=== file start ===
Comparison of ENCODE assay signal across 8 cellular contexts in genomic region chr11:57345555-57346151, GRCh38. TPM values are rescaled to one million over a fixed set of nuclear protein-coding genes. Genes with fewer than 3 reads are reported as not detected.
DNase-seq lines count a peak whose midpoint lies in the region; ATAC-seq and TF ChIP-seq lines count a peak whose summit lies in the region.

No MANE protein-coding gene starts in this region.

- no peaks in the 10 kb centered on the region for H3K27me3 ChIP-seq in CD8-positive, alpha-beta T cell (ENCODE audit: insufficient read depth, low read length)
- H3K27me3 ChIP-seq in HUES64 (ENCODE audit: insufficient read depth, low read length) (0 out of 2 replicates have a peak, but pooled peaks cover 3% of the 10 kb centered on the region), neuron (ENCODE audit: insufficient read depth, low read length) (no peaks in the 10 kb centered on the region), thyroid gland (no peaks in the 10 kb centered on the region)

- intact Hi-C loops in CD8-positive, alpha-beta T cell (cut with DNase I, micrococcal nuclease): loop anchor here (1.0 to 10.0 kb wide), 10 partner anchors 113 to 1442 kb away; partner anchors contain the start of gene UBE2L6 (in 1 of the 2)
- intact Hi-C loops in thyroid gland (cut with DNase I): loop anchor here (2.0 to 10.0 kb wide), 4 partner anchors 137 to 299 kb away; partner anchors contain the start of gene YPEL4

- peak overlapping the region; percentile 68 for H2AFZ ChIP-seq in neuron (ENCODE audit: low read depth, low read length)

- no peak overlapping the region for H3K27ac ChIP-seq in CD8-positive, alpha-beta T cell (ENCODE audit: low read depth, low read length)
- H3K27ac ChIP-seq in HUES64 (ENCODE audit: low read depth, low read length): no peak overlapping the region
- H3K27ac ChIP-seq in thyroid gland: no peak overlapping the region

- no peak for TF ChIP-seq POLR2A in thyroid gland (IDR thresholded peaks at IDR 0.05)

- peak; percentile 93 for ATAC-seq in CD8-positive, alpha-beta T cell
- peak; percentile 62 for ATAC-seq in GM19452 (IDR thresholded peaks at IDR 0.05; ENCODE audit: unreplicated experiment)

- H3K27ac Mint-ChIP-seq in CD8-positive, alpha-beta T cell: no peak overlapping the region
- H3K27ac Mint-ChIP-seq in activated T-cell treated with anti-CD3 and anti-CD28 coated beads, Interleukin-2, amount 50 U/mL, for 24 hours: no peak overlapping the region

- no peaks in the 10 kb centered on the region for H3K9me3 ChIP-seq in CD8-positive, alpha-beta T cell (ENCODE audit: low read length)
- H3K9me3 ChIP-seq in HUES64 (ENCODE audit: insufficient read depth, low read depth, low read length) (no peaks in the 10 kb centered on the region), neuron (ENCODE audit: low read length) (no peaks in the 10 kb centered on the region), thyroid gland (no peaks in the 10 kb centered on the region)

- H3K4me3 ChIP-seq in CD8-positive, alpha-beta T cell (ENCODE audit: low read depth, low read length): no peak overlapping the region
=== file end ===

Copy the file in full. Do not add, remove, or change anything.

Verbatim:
Comparison of ENCODE assay signal across 8 cellular contexts in genomic region chr11:57345555-57346151, GRCh38. TPM values are rescaled to one million over a fixed set of nuclear protein-coding genes. Genes with fewer than 3 reads are reported as not detected.
DNase-seq lines count a peak whose midpoint lies in the region; ATAC-seq and TF ChIP-seq lines count a peak whose summit lies in the region.

No MANE protein-coding gene starts in this region.

- no peaks in the 10 kb centered on the region for H3K27me3 ChIP-seq in CD8-positive, alpha-beta T cell (ENCODE audit: insufficient read depth, low read length)
- H3K27me3 ChIP-seq in HUES64 (ENCODE audit: insufficient read depth, low read length) (0 out of 2 replicates have a peak, but pooled peaks cover 3% of the 10 kb centered on the region), neuron (ENCODE audit: insufficient read depth, low read length) (no peaks in the 10 kb centered on the region), thyroid gland (no peaks in the 10 kb centered on the region)

- intact Hi-C loops in CD8-positive, alpha-beta T cell (cut with DNase I, micrococcal nuclease): loop anchor here (1.0 to 10.0 kb wide), 10 partner anchors 113 to 1442 kb away; partner anchors contain the start of gene UBE2L6 (in 1 of the 2)
- intact Hi-C loops in thyroid gland (cut with DNase I): loop anchor here (2.0 to 10.0 kb wide), 4 partner anchors 137 to 299 kb away; partner anchors contain the start of gene YPEL4

- peak overlapping the region; percentile 68 for H2AFZ ChIP-seq in neuron (ENCODE audit: low read depth, low read length)

- no peak overlapping the region for H3K27ac ChIP-seq in CD8-positive, alpha-beta T cell (ENCODE audit: low read depth, low read length)
- H3K27ac ChIP-seq in HUES64 (ENCODE audit: low read depth, low read length): no peak overlapping the region
- H3K27ac ChIP-seq in thyroid gland: no peak overlapping the region

- no peak for TF ChIP-seq POLR2A in thyroid gland (IDR thresholded peaks at IDR 0.05)

- peak; percentile 93 for ATAC-seq in CD8-positive, alpha-beta T cell
- peak; percentile 62 for ATAC-seq in GM19452 (IDR thresholded peaks at IDR 0.05; ENCODE audit: unreplicated experiment)

- H3K27ac Mint-ChIP-seq in CD8-positive, alpha-beta T cell: no peak overlapping the region
- H3K27ac Mint-ChIP-seq in activated T-cell treated with anti-CD3 and anti-CD28 coated beads, Interleukin-2, amount 50 U/mL, for 24 hours: no peak overlapping the region

- no peaks in the 10 kb centered on the region for H3K9me3 ChIP-seq in CD8-positive, alpha-beta T cell (ENCODE audit: low read length)
- H3K9me3 ChIP-seq in HUES64 (ENCODE audit: insufficient read depth, low read depth, low read length) (no peaks in the 10 kb centered on the region), neuron (ENCODE audit: low read length) (no peaks in the 10 kb centered on the region), thyroid gland (no peaks in the 10 kb centered on the region)

- H3K4me3 ChIP-seq in CD8-positive, alpha-beta T cell (ENCODE audit: low read depth, low read length): no peak overlapping the region